If winter was without snow, I would not have learned to love winter. But, I grew up with snow-filled winters and the great anticipation of cross-country skiing at the local golf course, snow angels, sledding, and hot chocolate and a fire to warm up to.
Last year, we had no more than a scattering of snow and my body was confused and my mind depressed. Friends were worried that we would not survive the cold in our newly errected â€œhumble hutâ€, but, in truth, the snowless landscape was more troublesome to me than the couple of cold days that kept me in bed longer than usual.
So, my body was at peace when it started snowing yesterday. The flakes were so diverse. Stars, stripes, and pellets covered the ground in layer after layer, until everything shimmered in white. The chickens and goats hid from the weather, while piglet crafted a shelter and the ducks sat outside as if nothing were different. The three of us continued working on the roof, bundled in layers of clothes.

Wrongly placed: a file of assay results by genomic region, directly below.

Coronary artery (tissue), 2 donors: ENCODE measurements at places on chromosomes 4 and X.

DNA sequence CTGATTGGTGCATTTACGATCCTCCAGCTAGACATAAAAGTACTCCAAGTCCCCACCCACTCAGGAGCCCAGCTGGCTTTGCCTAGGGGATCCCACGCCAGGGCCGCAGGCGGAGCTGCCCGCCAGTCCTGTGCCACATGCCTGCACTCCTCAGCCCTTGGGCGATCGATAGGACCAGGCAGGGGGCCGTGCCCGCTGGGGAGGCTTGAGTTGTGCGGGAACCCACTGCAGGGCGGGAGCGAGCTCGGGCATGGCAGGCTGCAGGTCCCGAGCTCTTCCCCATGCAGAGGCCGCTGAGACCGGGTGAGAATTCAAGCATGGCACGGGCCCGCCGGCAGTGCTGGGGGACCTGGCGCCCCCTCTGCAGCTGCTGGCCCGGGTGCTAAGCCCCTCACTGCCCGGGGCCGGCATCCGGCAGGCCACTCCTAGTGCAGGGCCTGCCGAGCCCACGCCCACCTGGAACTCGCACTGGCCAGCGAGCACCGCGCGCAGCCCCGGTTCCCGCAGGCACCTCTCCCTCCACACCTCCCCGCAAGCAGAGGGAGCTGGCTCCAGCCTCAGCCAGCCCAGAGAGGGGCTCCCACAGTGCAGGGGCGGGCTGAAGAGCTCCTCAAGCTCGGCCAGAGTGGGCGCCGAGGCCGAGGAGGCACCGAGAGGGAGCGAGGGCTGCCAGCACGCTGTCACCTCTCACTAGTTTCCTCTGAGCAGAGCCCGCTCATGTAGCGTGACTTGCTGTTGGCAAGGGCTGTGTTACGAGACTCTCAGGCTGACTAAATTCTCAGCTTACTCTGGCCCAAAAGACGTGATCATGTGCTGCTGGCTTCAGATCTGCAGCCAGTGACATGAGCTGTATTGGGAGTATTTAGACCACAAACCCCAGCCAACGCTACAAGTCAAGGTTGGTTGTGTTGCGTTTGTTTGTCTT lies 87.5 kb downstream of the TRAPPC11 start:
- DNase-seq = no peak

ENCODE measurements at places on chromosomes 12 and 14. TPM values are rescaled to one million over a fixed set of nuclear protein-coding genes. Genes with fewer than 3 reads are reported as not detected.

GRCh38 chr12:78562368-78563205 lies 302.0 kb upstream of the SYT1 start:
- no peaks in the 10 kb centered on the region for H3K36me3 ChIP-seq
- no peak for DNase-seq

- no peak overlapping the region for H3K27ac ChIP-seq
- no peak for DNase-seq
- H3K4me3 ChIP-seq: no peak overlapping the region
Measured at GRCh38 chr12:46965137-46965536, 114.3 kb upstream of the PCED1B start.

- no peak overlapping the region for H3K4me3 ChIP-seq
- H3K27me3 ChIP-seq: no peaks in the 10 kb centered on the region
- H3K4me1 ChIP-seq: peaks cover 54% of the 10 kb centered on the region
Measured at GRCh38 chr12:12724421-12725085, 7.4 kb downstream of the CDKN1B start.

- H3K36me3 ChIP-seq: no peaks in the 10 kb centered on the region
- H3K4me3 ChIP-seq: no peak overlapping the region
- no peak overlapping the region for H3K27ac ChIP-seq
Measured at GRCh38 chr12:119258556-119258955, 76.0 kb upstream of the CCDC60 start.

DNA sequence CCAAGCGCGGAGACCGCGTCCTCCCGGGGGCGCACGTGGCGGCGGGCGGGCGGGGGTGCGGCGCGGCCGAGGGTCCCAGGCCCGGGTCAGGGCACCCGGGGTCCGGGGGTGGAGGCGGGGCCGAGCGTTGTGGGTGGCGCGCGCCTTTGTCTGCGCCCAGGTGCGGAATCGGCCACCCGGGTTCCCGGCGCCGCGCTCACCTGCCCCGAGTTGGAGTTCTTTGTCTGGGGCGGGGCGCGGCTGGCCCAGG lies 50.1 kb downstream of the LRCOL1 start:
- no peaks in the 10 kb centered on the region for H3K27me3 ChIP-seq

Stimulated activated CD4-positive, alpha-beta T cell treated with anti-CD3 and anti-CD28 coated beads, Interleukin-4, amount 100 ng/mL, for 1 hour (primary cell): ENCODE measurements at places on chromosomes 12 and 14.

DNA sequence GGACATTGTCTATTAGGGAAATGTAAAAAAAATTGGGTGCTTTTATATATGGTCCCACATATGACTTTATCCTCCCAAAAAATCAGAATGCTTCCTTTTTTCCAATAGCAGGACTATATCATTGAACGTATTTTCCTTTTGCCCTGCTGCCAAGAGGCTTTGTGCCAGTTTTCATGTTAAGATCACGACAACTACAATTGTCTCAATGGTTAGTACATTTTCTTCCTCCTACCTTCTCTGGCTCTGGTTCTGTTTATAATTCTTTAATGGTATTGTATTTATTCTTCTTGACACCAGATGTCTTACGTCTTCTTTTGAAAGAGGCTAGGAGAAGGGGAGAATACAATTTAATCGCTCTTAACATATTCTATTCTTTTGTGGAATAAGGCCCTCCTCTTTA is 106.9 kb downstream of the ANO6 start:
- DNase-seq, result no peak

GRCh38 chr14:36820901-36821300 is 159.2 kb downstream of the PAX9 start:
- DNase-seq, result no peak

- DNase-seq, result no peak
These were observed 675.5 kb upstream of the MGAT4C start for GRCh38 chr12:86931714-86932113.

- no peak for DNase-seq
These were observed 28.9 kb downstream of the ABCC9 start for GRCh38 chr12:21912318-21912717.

Although work still invites us outside, winter is a time for rest, reflection, and relaxation. The sun sets early and the quite evening hours are long. The contrast to the endless days of summer is refreshing.
I am reading about the cycles of nature in the book â€œWomen’s Bodies, Women’s Wisdomâ€ by Christiane Northrup, MD. She points out how a woman’s cycle parallels the cycle of the seasons. The time between ovulation and menstruation is a women’s winter. Northrup suggests that this is a time for reflection and relaxation. It is a time to listen to intuition and prepare â€œto develop or give birth to something that comes from deep within ourselves.â€
At Factor E Farm, we are preparing to give birth to open source technologies for localization. We are preparing for a vibrant community. We are learning to steward land and we are readying ourselves for a new season.